The New York State Legislature convened an unusual special session just after Christmas to pass one of the nation’s most comprehensive anti-eviction laws, which will ban landlords from evicting most tenants for at least another 60 days.
Some studies show that as many as 1.2 million New Yorkers are currently at risk of losing their homes. In addition to protecting renters, the law will also protect some small landlords from foreclosure and automatically renew tax exemptions for homeowners who are elderly or disabled.
Nationally, up to 14 million households are at risk of eviction and owe anywhere from $11 to $20 billion in rent. It is very possible that other states will follow New York’s lead and pass similar laws in the weeks ahead.
In order to use the protections of the law, tenants will have to submit documents outlining their financial hardships, and the hardship must be related to COVID-19.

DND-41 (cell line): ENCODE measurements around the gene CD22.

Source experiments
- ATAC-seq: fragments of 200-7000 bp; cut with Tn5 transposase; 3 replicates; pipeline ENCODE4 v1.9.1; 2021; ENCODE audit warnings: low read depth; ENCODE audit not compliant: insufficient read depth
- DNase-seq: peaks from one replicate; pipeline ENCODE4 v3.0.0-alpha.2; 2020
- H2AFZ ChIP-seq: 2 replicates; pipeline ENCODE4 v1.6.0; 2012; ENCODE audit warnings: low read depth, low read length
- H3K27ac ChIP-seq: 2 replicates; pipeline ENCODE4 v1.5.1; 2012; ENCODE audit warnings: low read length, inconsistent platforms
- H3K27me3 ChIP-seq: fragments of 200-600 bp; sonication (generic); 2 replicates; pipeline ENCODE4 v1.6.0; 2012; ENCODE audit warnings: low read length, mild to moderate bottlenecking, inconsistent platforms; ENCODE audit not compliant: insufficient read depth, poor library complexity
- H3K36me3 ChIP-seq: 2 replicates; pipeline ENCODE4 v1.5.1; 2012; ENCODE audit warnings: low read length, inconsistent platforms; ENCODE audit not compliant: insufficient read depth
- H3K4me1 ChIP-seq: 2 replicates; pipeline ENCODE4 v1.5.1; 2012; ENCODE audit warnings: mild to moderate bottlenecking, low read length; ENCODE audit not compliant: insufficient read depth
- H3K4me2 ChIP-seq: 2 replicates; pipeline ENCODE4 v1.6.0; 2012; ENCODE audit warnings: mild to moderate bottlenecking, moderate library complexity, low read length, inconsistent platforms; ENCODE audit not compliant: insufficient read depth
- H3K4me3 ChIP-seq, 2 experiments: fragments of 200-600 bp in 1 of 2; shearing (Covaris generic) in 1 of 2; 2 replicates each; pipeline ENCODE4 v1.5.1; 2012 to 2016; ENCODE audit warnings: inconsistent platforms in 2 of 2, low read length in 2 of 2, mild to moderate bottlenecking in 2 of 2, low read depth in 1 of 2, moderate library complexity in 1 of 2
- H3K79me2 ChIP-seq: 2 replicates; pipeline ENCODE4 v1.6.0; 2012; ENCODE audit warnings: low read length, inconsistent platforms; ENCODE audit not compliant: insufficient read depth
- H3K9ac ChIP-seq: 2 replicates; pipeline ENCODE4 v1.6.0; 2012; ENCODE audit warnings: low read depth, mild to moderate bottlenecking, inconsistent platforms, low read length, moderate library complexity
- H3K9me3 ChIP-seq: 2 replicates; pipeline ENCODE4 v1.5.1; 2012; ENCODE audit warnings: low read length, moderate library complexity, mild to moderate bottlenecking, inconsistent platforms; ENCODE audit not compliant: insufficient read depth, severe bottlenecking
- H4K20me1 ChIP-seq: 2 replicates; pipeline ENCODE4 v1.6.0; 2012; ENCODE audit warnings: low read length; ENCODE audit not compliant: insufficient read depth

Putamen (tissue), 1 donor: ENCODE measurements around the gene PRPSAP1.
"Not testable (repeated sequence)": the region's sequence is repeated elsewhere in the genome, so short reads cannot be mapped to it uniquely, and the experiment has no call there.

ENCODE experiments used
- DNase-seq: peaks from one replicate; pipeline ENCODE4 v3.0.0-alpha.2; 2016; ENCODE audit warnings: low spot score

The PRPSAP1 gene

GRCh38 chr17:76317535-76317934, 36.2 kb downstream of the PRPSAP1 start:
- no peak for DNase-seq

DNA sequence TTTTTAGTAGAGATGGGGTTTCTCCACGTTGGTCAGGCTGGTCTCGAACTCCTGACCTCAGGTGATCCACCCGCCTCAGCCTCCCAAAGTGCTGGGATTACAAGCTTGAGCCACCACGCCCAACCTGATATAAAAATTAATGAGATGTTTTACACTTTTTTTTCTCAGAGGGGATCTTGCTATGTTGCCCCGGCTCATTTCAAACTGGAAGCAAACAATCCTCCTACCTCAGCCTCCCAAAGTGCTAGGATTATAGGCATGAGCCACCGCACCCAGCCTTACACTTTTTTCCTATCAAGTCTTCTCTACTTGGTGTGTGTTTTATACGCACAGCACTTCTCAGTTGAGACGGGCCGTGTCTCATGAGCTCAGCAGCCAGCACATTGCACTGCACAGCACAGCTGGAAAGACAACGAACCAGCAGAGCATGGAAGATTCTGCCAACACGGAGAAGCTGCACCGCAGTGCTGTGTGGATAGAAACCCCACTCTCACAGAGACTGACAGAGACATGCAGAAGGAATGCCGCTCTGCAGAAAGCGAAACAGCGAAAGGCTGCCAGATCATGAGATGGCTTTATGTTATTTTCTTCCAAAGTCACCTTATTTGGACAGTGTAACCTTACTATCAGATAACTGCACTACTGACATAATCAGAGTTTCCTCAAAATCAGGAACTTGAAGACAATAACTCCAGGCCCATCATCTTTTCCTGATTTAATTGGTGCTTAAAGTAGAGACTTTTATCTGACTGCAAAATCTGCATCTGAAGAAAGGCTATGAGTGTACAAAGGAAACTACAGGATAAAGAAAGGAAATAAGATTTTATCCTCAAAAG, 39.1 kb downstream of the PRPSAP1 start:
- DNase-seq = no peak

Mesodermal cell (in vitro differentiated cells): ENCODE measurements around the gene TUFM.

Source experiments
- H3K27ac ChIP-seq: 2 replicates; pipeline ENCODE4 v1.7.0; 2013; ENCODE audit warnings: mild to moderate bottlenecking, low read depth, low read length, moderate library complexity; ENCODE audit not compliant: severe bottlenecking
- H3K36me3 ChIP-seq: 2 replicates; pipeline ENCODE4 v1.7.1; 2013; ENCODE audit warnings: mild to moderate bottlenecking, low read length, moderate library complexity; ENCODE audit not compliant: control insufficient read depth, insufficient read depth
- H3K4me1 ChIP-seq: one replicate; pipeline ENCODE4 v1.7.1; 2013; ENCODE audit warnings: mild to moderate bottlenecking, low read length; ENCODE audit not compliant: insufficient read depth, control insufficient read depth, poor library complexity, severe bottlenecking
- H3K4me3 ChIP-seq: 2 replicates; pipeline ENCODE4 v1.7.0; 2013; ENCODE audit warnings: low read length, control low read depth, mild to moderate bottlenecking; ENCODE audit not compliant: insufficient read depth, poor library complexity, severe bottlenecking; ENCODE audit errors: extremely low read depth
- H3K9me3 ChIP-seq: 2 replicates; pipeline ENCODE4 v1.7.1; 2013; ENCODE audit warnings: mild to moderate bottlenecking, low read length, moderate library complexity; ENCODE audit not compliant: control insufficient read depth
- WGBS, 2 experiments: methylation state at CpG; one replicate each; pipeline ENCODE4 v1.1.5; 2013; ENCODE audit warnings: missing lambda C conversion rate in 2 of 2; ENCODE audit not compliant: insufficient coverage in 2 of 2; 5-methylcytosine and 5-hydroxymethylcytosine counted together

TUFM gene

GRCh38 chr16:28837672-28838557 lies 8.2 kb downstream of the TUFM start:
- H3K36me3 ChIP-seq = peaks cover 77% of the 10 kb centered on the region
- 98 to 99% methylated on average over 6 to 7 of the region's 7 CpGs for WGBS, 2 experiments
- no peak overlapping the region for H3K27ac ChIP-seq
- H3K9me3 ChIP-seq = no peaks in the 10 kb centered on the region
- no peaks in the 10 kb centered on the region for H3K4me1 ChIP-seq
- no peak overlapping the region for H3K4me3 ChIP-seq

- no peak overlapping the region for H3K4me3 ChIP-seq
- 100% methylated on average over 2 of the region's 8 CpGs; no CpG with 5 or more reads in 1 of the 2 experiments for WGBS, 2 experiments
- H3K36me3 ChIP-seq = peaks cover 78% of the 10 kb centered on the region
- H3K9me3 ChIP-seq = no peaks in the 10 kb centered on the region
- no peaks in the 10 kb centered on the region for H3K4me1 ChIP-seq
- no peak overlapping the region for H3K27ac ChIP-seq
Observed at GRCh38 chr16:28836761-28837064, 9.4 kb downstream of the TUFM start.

For eviction cases that are already working their way through the courts, the law will halt proceedings for at least 60 days. Landlords will not be allowed to begin new eviction proceedings until at least May 1.
Some New York landlords opposed the measure, arguing that the law does not adequately distinguish between tenants with resources and those without. Also, the law provides little relief for landlords who are suffering from diminished financial resources, as tenants fall farther behind on rent and ground-floor retail tenants go out of business. The legislation tries to address those concerns by making it harder for banks to foreclose on smaller landlords who are themselves struggling to pay bills.
This emergency action follows the $900 billion relief package enacted at the federal level, which included $1.3 billion in rental relief for New Yorkers and extended the CDC eviction moratorium until the end of January.